However, what the 2022 presidential election in Brazil revealed was that 4 out of 10 published polls (out of a total of almost 2,140 registered polls) were financed with their own funds and with no entity (candidate, party, or other organization) contracting and demanding the study, an indicator of low transparency and potential discretionary political use of their results. Compared to the previous presidential election (2018) there was a phenomenal increase in registered surveys (almost 60% more), overwhelmingly (80%) conducted by companies that are not linked to the professional or ethical code of practice guideline associations in the exercise of the profession such as WAPOR (The World Association for Public Opinion Research) or ABEP (Brazilian Association of Research Companies). The institutional background is not related to public or political research, but rather to communication agencies or marketing companies, in several cases without existence before (or after!) the election year.

Obviously, it is not a crime to self-finance studies. Nonetheless, considering the scale that occurred in Brazil (something that may be revealing parameters of what is happening in our region as a whole) comes to trigger suspicions about the true intention and contents of such surveys. Within the work carried out by the public opinion committee of ABEP, they concluded that, coincidentally, the bulk of the reported results that strongly deviate from the final official figures came precisely from those surveys declared as self-financed.

These measurements under suspicion end up creating the impression that the mismatches due to relative imprecision of the forecasts concerning the final results are congenital flaws of the polls, something that multiplies distrust when it does not support the voices that seek to suppress them. This non-relativization of punctual mismatches between what a candidate got and what the polls of serious and respectable entities indicate as if they were outright failures (even if the polls were right about the order of the candidates, the average difference between the first and the second candidate and even the degree of abstention or null vote) harms the profession and the legitimate information of the citizenship with reliable data.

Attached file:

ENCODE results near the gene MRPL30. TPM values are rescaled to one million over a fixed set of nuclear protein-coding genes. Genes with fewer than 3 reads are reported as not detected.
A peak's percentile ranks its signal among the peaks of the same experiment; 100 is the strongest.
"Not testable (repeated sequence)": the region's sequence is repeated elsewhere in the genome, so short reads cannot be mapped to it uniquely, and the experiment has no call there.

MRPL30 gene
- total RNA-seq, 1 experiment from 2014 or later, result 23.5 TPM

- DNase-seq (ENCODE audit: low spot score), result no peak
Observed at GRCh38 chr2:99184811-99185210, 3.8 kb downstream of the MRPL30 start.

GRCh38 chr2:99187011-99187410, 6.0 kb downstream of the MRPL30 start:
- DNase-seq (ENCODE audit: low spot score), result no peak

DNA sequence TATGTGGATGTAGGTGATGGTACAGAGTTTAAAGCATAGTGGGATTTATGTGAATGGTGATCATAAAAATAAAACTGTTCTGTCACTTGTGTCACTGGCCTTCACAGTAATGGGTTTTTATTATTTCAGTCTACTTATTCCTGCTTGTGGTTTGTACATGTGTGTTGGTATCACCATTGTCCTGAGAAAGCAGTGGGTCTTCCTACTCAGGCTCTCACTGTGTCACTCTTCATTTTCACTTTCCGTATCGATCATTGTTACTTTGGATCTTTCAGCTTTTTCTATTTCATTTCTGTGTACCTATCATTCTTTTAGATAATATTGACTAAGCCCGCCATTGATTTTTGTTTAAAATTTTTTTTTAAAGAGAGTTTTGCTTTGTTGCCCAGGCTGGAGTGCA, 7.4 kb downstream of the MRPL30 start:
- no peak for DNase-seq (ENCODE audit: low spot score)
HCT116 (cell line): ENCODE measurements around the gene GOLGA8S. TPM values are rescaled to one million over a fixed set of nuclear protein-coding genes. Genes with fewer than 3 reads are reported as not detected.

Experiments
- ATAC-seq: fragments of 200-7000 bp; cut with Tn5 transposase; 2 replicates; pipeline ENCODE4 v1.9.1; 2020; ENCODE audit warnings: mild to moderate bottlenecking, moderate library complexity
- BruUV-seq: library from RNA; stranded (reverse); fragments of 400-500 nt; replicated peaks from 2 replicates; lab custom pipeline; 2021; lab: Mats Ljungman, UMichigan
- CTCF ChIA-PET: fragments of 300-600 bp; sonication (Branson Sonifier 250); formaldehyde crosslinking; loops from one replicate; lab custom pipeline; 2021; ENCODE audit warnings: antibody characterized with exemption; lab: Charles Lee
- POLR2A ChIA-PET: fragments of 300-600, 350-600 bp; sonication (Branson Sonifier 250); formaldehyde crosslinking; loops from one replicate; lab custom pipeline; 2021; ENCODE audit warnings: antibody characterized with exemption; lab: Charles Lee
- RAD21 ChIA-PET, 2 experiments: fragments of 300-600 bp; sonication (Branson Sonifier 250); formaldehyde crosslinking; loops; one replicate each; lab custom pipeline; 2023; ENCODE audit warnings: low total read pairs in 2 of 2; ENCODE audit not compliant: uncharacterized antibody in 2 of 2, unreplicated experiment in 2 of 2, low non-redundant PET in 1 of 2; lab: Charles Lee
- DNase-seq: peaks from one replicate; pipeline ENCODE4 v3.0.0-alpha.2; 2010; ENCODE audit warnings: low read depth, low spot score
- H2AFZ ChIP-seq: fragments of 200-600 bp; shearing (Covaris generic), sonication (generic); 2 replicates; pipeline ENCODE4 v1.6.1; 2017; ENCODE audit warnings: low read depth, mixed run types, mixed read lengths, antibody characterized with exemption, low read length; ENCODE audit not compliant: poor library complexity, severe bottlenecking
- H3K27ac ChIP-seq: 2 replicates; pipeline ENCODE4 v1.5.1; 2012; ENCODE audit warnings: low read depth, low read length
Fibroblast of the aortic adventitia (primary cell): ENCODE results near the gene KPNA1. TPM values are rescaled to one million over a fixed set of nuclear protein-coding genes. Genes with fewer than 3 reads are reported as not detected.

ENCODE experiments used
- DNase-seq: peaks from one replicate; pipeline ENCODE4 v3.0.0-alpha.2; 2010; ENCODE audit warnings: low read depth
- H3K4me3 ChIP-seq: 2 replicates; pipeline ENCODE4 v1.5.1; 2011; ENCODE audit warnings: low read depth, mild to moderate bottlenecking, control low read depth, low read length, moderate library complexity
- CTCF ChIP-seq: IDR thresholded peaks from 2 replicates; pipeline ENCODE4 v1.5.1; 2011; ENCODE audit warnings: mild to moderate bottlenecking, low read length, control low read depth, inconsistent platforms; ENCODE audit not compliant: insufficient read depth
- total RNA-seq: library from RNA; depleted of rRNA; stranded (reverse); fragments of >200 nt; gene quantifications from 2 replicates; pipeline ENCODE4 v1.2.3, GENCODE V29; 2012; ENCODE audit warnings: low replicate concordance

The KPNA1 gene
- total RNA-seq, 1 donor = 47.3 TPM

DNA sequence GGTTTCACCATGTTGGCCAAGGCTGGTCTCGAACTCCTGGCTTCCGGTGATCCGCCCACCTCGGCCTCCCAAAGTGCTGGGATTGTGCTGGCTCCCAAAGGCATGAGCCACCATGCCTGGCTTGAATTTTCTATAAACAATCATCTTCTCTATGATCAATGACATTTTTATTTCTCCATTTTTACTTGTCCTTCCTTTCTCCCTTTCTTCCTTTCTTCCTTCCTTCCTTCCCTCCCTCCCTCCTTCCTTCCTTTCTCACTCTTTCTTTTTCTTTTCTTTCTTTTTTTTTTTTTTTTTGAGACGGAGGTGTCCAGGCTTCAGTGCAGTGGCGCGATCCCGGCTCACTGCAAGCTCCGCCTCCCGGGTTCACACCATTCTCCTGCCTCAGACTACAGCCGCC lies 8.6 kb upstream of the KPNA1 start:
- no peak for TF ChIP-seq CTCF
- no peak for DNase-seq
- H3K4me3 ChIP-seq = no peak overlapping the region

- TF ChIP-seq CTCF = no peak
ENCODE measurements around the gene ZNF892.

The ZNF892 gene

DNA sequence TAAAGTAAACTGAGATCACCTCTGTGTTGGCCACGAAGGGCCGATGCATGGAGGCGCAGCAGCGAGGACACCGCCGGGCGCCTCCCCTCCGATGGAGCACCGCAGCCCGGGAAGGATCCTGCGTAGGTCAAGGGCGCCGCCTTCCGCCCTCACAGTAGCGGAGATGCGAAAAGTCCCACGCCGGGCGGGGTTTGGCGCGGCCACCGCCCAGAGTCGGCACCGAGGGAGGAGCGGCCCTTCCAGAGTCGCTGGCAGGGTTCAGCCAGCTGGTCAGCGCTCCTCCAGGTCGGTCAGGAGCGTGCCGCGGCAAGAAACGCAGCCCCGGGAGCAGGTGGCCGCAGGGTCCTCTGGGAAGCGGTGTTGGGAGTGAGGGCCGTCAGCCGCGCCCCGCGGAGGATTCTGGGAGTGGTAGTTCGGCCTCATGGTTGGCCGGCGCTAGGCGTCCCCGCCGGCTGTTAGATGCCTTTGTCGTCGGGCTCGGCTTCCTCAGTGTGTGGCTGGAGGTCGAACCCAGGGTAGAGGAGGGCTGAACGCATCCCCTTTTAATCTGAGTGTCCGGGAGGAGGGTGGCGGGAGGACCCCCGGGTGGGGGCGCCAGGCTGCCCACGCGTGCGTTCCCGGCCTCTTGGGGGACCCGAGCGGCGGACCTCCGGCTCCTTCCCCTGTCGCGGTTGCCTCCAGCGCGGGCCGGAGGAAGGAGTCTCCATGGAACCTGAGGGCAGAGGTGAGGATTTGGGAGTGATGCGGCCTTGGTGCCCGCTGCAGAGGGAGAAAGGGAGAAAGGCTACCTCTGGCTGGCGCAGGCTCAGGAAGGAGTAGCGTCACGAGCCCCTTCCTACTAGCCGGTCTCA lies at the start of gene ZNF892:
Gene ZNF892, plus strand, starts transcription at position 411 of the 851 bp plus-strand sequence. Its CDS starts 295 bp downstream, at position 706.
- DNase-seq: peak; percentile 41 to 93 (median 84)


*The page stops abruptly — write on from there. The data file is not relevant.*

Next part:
Public opinion polls are essential to the central process of democracies, the election of authorities, and the indication of the type of mandate voted for: for change or continuity, for rewarding the ruling party by renewing support for it, or punishing it by removing it from power in pursuit of new paths and results. They add transparency to the process by allowing citizens to follow the democratic pulse, the campaigns’ impact on voters, the agenda of citizen priorities that candidates should address, or the direction in which they should govern. Fake polls — as fake news — make a mockery of the popular will by blurring it, and in doing so, reveal the contempt for democracy of their creators.

*Translated by Micaela Machado Rodrigues from the original in Spanish. 


Otros artículos del autor

Fabián Echegaray es director de Market Analysis, consultora de opinión pública con sede en Brasil, y actual presidente de WAPOR Latinoamérica, capítulo regional de la asociación mundial de estudios de opinión pública: